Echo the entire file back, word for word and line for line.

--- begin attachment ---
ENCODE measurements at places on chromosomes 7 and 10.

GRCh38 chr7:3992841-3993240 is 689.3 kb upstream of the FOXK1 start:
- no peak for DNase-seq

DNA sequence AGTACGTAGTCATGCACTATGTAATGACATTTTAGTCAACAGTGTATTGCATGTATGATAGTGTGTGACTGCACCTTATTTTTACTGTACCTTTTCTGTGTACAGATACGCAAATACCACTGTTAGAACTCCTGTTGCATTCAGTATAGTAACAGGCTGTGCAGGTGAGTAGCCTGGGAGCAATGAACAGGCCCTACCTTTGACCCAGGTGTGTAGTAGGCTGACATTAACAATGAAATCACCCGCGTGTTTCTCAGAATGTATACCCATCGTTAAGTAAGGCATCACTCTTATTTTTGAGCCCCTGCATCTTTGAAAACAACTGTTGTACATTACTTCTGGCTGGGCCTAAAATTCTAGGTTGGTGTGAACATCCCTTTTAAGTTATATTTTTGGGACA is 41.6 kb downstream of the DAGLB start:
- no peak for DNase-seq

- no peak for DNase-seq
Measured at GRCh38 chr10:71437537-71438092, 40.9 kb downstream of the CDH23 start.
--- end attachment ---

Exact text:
ENCODE measurements at places on chromosomes 7 and 10.

GRCh38 chr7:3992841-3993240 is 689.3 kb upstream of the FOXK1 start:
- no peak for DNase-seq

DNA sequence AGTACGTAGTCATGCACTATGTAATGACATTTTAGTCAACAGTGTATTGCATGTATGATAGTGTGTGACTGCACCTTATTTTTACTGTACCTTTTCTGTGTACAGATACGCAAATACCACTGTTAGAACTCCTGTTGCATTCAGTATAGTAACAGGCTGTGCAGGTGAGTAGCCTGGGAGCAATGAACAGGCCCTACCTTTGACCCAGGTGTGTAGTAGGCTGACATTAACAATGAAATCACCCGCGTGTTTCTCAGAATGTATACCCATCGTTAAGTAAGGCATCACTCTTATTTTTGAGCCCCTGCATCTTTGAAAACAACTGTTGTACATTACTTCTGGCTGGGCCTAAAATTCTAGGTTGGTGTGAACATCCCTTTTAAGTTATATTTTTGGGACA is 41.6 kb downstream of the DAGLB start:
- no peak for DNase-seq

- no peak for DNase-seq
Measured at GRCh38 chr10:71437537-71438092, 40.9 kb downstream of the CDH23 start.